What's the correct legal term?

I can’t remember the correct term for “civil statute of limitations”* A boxer has filed a civil suit against Sylvester Stallone for misappropriating his lfe as the basis for the film Rocky. I thought that there’s a doctrine about timeliness in civil suits, but I can’t for the life of me remember the correct term so that I can find out more information.


*blatantly incorrect terminology

term unknown, but Stallone continues to benefit from the Rocky series, so the limit would be extended based on that.

Wepner still experiences harm, as far as he is concerned, so that means their is no limit.


the legal term is “statute of limitations.”

There is also a concept called laches, which is an equitable doctrine which denies someone requested relief if they sat on their rights too long. Often, “too long” means less than the SOL but long enough to disadvantage others due to the delay. Its a fairly vauge concept. I think what you are talking about is the statute of limitations.

Lemon is correct. Sometimes we’ll refer to a “limitations period” or, or say the a claim is “time-barred”, but usually we just call it a statute of limitations.

…or say that a claim…

Nope. Please refrain from commenting on legal topics (esp. in GQ) when you don’t know what you’re talking about.

The statute of limitations applies, typically, when a person first learns about an injury that has been done to him. It is not continually renewed merely because the original harmful conduct continues. There are things which renew or “toll” (that is, extend) the SOL. For instance, if there were a conspiracy to keep the harm secret such that the injured party couldn’t reasonably have known what was going on until after the SOL had expired, the courts will refuse to enforce the limitation as the tortfeasor should not benefit from his own obfuscatory conduct. It’s hard to see how that might apply in this case.

Also, if new harm were freshly committed, then the SOL would start ticking for that new harm when it happened. Possibly later films in the Rocky franchise might have been considered separate torts and therefore they each had their own SOL period. (I don’t really know enough about SOL law to comment on whether they’d be considered separate or not for SOL purposes.) More concretely, if, for instance, Rocky VI were to come out and portray Rocky as a child molestor, then that would be certainly be a different tort (defamation or some other character-assassination tort instead of some sort of misappropriation theory, which appears to be Wepner’s argument). As such, a new SOL would start at that time for that injury – although Wepner wouldn’t be able on those facts to recover for the earlier misappropriation, only the recent defamation.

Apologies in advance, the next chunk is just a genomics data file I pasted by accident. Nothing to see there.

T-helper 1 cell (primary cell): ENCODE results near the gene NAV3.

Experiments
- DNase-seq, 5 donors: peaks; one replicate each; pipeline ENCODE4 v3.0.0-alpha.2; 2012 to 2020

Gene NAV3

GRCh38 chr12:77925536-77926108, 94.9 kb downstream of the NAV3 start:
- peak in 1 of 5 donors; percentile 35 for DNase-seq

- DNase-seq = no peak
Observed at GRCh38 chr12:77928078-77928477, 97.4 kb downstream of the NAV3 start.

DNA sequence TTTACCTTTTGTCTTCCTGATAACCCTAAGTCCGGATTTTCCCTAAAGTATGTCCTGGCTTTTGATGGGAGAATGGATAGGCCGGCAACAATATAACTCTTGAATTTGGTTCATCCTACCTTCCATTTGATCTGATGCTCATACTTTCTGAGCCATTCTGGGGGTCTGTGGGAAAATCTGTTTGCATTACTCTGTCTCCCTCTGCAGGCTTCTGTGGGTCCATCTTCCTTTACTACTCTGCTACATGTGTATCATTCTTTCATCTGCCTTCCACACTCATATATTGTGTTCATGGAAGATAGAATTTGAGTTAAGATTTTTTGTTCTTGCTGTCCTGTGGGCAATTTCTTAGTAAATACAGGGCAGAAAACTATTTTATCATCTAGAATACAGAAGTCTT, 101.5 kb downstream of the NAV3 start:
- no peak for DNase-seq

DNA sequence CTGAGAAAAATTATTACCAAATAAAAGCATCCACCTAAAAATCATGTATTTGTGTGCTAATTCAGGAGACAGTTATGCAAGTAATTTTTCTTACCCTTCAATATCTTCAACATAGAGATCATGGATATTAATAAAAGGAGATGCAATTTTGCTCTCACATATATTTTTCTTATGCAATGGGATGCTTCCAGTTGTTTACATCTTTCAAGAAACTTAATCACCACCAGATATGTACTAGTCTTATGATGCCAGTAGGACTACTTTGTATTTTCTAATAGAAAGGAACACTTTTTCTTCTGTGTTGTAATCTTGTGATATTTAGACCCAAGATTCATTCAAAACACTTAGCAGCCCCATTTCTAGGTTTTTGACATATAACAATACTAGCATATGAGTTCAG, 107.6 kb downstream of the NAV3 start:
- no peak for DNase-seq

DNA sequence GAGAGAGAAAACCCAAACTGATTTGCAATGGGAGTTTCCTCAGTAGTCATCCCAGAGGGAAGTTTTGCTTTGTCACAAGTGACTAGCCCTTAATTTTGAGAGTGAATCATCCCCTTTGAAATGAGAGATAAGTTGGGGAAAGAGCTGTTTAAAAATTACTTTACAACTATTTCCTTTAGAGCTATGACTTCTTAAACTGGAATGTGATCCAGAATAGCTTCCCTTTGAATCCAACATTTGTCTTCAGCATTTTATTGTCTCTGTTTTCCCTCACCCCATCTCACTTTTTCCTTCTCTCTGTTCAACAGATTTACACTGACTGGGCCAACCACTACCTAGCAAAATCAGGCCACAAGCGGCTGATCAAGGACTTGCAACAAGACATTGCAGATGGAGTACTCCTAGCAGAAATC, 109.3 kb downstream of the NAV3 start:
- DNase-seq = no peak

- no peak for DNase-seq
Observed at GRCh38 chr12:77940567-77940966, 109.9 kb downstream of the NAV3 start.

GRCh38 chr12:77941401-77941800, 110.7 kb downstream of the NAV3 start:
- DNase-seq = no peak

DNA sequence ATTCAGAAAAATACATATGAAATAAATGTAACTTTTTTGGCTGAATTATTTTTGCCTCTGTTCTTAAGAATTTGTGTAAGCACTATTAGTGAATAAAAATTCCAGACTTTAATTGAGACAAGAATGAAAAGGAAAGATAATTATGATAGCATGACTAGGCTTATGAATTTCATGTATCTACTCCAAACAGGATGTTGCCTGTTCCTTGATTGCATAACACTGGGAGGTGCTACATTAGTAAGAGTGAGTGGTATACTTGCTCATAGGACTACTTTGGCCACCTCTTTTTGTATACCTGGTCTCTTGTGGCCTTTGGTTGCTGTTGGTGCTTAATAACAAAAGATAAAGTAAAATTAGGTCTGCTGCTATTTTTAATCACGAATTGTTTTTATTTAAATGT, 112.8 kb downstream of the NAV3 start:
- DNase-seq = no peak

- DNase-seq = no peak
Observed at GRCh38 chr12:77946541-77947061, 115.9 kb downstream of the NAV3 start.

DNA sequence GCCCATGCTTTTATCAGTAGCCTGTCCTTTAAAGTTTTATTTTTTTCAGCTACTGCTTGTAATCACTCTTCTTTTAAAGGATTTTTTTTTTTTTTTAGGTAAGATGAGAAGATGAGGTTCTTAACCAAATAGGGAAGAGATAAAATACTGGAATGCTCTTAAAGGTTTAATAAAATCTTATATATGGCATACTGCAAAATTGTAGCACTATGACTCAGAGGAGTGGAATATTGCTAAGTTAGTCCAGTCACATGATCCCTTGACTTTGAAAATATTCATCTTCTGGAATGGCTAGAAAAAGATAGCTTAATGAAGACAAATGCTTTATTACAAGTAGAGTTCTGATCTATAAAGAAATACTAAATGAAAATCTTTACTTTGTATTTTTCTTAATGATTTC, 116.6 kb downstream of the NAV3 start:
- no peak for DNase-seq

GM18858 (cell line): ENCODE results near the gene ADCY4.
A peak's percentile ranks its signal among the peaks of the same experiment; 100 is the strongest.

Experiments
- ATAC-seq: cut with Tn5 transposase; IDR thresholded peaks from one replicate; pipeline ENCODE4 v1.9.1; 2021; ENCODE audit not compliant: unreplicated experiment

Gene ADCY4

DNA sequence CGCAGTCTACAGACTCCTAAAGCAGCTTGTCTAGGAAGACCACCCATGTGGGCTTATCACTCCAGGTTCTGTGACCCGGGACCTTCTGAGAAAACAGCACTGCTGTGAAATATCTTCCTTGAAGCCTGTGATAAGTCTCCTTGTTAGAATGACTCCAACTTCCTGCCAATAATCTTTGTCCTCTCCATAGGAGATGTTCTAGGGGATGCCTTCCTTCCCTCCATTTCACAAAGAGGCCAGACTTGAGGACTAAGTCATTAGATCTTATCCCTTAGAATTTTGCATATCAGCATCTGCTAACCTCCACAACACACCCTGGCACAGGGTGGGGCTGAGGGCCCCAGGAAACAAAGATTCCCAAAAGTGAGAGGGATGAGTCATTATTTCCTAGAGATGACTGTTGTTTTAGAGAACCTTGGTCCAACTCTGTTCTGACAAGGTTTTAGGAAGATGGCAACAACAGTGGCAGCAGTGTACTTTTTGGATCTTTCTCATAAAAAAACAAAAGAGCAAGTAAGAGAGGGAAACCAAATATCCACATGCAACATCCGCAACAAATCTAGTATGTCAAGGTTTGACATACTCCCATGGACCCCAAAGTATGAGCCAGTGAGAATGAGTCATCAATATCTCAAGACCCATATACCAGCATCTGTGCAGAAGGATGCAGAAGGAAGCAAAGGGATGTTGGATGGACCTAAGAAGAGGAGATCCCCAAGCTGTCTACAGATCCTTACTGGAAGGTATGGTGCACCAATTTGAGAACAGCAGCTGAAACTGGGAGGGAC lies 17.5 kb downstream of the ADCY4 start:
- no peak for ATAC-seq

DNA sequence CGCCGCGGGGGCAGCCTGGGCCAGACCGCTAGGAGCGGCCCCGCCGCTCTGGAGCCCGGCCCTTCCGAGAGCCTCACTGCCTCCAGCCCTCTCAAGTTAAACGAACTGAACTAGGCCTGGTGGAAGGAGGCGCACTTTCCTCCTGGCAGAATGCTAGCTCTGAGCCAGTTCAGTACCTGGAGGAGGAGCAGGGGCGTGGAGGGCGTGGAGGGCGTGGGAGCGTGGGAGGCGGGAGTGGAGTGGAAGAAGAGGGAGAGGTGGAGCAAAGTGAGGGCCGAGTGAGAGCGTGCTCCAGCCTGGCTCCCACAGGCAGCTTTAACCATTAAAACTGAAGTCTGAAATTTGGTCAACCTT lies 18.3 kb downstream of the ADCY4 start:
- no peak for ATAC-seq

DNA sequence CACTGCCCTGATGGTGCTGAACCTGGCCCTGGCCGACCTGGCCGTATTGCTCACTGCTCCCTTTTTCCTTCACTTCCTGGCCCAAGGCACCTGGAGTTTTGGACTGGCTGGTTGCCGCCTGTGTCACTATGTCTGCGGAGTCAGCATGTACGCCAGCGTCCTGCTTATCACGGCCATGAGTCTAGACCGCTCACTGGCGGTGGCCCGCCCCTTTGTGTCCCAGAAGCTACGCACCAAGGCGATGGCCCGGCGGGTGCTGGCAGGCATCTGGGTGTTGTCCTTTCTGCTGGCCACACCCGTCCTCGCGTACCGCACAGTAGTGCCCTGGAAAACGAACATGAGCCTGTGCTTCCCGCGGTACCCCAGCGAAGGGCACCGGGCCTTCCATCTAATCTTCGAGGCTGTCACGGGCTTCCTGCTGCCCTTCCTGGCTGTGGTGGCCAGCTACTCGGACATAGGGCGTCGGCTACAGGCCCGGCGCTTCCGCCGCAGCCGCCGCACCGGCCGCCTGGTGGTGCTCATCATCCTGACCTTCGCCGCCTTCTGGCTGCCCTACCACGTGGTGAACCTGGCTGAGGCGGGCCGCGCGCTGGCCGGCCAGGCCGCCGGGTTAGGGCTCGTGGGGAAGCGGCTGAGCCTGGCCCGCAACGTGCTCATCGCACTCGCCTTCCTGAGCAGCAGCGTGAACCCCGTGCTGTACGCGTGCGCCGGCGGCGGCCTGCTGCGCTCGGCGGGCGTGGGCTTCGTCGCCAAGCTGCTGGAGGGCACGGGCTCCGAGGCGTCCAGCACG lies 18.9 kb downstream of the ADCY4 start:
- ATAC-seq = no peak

Skimming the linked article, there are a couple possibilities. First, Wepner seems to be claiming that Stallone continues to misappropriate Wepner’s name in publicity for the franchise. It’s possible that each mention might be considered a new incident of the misappropriation and therefore renew the SOL. (I doubt it, but like I said above, I really don’t know SOL law very well as i’ve never studied the topic.) More telling, I think, is the allegation that Stallone has promised to give Wepner a cut at various times in the past but has never followed through. As a tortfeasor, you can’t just promise to make an injury right, wait until the SOL passes, and then change your mind. If you take active steps to delude the victim into thinking the problem will be solved, that tolls the SOL, at least until it becomes obvious that you’re bluffing. Therefore, it seems that these specific allegations, if true, might get Wepner around his statute of limitations problem.

–Cliffy, Esq.

Hey, Cliffy, did I not see you show examples of how this Wepner case has some possibilities? I was commenting on this case and my view of the facts. You try to chastise me then show I might have an arguement? Pardon???

In case you are not aware, another lawyer is taking the opposite view from yours (if your view is that Wepner has seen the SOL run out).

So, far as I can tell, lawyers bat 50/50. Half are right, half are wrong. I suggest you back off and let a judge decide. Your esq status is not a ticket to being correct. It’s credentials, yes, but not a pass to be all-knowing. Wepner’s lawyer would agree with me - now what?

Give your view, your credentials and move on.

I tagged my answer “IANAL”, which is courstesy around here, and should keep people like you off my back.

Merits of Wepner’s argument (or Philster’s for that matter)aside, I think laches is the term I was thinking of. I wanted the equitable concept or doctrine, rather than a time period specified in statute law.

I don’t know if there is a SOL on civil suits for misappropriation.

Phil, you are wrong. GQ is not a place for people to express opinions (or “views”). You don’t vote on facts.

The (apparent) fact that Stallone is still benefitting from the Rocky series has no relevance here, so your statement is incorrect. Similarly, your assertion that Wepner is still suffering harm, even if true, wouldn’t by itself prevent the application of the S/L. Yes, there are some particular narrow exceptions. Certain kinds of continuing conduct are considered to be new wrongs. But even these wouldn’t allow recovery for damages resulting from the showing of the movies in 1980 (or whatever).

So your general statements are untrue, and simply adding IANAL after a WAG isn’t going to immunize people like you from adverse comment from people like me.